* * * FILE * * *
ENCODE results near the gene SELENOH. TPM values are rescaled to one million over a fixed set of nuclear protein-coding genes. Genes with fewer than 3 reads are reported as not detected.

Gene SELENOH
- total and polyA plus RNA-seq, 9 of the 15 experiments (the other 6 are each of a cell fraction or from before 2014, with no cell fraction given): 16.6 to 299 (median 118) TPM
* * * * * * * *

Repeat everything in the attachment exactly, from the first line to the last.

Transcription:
ENCODE results near the gene SELENOH. TPM values are rescaled to one million over a fixed set of nuclear protein-coding genes. Genes with fewer than 3 reads are reported as not detected.

Gene SELENOH
- total and polyA plus RNA-seq, 9 of the 15 experiments (the other 6 are each of a cell fraction or from before 2014, with no cell fraction given): 16.6 to 299 (median 118) TPM